In many ways, the “Parker Industries” storyline arc has been writer Dan Slott’s most controversial one yet — which is pretty shocking when you consider this is the same writer who scripted a story about Peter Parker having his brain and body swapped by one of his mortal enemies. For many fans, Peter Parker, billionaire CEO, was a bridge too far for the character (not to mention, was too similar to Tony Stark/Iron Man) and even inspired a depressingly negative online back-and-forth between Slott and one-time comic great (as long as you ignore most of his late-90/early 00s Spider-Man work) John Byrne which, at the very least, served as yet another reminder as to why one should never read the comments section on any blog or message board.
But as reader of this site and listeners to the Amazing Spider-Talk podcast should note, after some fits and starts, Slott and Marvel were able to mostly make the premise work, if for no other reason that after a dozen or so issues, Peter’s business acumen took a semi-backseat for more Spider-Man-y business involving clones and Osborns and the like. Beyond that, over the course of those stories, Peter had demonstrated a somewhat cavalier attitude about the importance of Parker Industries many times over, which made the company’s inevitable disintegration one of Slott’s worst kept secrets the past year (and that’s not even taking into account all of the future comic book solicitations and creator interviews that have blatantly telegraphed the arc’s certain conclusion).
Enter Amazing Spider-Man #31 by Slott and artist Stuart Immonen, which not only rings the bell of finality for this nearly two year-old storyline, but also wraps up the shorter, “Secret Empire” arc within an arc on a modestly satisfying note. Secret Empire has clearly been an albatross for Marvel in ways that transcend your standard “unpopular” comic book storyline, but in terms of how it’s impacted the ASM universe, the last three issues have been strongest when the focus is trained on the Spider-Man/Superior Octavius confrontation and less so when it has diverted its resources to the mechanics of the Secret Empire storyline proper. Fortunately, ASM #31’s is a case of the former, and even when it does tie-in to Secret Empire, it does so in a fashion that does some interesting character building for one Otto Gunther Octavius.
Looking at the comic through the silo of how does this issue resolve the three-part Secret Empire tie-in involving Spider-Man, it was a well-executed story demonstrating how Spider-Man will always be at his best when the odds are stacked way against him but he finds a way to succeed through sheer force of will and improvisation. Additionally, after struggling to hit on a worthwhile post-Superior Spider-Man stride for Doc Ock, Slott seems to stick the landing with the character here, depicting an unquestionably loathsome character getting his comeuppance in a way that’s fitting, yet not so over-the-top that it makes the reader question how Otto had earned so much cache in recent years in the first place. Add in yet another beautifully rendered comic courtesy of Immonen (is there anything more majestic than Immonen’s interpretation of Otto’s soaring mechanical arms of mayhem?), and it’s hard to not declare ASM #31 an unmitigated success.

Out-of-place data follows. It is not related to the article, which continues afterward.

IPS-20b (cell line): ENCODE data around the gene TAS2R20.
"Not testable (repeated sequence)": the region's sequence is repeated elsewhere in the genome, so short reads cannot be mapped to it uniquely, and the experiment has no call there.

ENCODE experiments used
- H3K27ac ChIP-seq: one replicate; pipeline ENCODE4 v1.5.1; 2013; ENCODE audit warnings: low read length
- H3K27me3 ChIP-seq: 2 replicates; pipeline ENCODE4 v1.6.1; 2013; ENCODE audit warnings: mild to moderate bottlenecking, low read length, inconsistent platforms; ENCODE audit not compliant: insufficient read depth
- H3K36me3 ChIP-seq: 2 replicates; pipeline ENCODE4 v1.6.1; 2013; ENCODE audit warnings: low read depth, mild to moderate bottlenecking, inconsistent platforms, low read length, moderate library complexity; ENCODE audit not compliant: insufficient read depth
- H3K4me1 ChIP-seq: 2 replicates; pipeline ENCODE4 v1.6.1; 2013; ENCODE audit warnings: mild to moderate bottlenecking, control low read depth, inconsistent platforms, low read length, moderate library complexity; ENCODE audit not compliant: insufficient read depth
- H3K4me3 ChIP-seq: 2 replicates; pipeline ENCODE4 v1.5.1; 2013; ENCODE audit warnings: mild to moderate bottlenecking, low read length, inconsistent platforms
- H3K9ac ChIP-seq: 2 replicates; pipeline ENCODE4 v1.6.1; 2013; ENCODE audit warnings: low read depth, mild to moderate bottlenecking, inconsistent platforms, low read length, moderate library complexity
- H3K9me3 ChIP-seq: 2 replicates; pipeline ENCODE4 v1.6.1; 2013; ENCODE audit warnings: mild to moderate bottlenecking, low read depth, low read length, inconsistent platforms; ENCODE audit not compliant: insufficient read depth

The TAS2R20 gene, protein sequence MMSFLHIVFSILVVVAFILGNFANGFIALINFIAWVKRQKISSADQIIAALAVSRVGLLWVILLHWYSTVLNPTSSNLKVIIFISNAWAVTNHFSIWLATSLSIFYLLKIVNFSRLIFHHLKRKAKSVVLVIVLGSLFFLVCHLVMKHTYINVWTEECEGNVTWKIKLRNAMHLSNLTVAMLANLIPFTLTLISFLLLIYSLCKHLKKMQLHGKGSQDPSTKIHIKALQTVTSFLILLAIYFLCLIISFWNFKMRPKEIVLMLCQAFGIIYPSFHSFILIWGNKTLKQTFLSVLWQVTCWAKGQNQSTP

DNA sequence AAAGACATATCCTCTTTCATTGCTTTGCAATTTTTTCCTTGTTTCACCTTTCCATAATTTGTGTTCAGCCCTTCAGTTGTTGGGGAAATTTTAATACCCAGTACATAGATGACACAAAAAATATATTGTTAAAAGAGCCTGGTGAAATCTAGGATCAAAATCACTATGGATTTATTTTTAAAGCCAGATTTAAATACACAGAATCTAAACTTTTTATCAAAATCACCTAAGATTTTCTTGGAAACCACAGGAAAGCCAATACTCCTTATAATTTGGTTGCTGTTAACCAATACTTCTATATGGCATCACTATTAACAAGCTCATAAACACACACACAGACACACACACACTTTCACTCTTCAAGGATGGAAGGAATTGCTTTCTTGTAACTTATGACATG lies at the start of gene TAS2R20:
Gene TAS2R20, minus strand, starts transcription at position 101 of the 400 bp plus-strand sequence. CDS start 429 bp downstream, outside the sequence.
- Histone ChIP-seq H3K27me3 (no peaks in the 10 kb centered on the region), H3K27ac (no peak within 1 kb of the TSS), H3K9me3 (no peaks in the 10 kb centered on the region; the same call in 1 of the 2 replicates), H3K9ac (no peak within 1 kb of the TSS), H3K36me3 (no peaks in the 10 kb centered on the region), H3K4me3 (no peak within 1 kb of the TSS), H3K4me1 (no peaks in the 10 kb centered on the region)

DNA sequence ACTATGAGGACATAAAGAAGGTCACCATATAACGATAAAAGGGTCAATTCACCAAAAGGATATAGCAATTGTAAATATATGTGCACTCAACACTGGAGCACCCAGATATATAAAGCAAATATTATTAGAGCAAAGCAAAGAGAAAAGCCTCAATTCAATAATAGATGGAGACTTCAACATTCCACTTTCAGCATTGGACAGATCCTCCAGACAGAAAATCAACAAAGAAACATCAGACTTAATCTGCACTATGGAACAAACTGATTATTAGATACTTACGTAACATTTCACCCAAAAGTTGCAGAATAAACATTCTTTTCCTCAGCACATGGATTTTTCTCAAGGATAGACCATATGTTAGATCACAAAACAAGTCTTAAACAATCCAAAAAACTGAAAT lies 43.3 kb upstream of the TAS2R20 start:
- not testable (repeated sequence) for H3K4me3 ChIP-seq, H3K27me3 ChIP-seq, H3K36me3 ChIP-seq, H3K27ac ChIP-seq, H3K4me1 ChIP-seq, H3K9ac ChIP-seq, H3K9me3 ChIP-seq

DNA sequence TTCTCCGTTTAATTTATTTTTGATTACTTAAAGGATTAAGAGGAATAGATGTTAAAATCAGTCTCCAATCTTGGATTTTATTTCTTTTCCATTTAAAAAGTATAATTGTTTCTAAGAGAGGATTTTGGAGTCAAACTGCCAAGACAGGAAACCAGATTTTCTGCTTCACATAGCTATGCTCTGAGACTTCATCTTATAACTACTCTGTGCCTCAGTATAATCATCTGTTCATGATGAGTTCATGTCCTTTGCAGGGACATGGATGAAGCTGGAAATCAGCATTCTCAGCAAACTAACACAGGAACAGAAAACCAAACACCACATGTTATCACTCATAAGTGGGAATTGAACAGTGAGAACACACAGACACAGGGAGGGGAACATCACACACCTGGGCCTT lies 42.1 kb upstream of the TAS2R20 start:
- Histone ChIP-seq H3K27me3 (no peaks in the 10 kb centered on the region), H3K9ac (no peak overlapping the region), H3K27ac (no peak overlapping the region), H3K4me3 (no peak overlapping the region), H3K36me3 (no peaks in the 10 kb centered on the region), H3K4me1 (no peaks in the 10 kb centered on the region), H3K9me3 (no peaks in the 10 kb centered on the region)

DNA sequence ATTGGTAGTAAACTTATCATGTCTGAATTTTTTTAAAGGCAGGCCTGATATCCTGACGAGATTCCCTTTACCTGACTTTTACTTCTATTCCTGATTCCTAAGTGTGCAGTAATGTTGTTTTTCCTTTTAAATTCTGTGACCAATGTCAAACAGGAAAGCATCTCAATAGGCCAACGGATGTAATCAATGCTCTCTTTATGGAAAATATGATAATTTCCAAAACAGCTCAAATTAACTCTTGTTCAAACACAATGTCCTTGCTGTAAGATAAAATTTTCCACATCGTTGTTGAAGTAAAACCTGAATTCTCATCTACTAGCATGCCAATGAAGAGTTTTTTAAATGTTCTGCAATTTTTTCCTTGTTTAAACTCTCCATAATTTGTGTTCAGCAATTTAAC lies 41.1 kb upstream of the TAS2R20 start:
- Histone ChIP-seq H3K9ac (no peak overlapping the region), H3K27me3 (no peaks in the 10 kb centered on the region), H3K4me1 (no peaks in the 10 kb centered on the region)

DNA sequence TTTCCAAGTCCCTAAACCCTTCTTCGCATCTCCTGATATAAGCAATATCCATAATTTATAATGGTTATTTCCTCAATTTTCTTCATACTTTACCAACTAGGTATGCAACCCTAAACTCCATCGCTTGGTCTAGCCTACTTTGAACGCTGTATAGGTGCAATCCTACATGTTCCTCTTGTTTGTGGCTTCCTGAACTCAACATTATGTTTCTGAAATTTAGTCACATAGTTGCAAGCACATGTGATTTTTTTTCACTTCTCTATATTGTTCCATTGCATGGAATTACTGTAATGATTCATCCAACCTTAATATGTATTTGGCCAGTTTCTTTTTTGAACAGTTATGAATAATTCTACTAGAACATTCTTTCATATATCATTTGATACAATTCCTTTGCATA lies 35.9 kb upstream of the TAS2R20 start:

And yet ….
Here’s the thing: while there was undoubtedly some poetic symmetry to the fact that the ultimate end of Parker Industries — which was really the brainchild of Spider-Man’s enemy, Doc Ock — should occur during a battle between Otto and Spidey, that final nail in the coffin for the Peter Parker CEO premise still felt a little too rushed and sudden to truly be earned.
To be fair, it’s a little more complicated than that, so apologies to the circuitous nature of this argument. Two storylines before this one, Spider-Man sabotages his webware technology in a valiant effort to stop a virus from ending all of humanity, while in the storyline following that one, Peter’s determination to stop Norman Osborn led to him using the mantel of his company to invade a sovereign nation, thereby earning PI major demerits from the international community, and more importantly (for comic book purposes) S.H.I.E.L.D. In both instances, Peter’s self-sabotage came about for the greater good, yet in both cases, while there were some consequences conveyed via bits and pieces of storyline narrative, Parker Industries, for the most part, remained intact, which makes its corporate ruin in ASM #31 feel a bit too much like the comic book creator who cried wolf. Yes, I have no doubt, that “dead is dead” here when it comes to PI because it’s something that’s been telegraphed for months now, but in a vacuum, the build up to what should be a definitive moment just isn’t there.
The comic does attempt to somewhat show the consequences of Peter’s actions, specifically how they affect other people who do not or can not benefit from his self-satisfaction of doing the “right thing.” However, in the case of this one comic book, the lesson seems to be a short-lived one and arguably should have been mined for more content down the road. There is certain to be some “fallout” from the events of this issue that will be dealt with one way or another, but similar to how the last major controversial Slott story ended (Superior), there may also be some dissonance between what the writer believes addresses these lingering issues and how the final pages actually pays off these ideas. Still, there’s time for plenty of unforeseen consequences to rear their heads in later issues, I hope.
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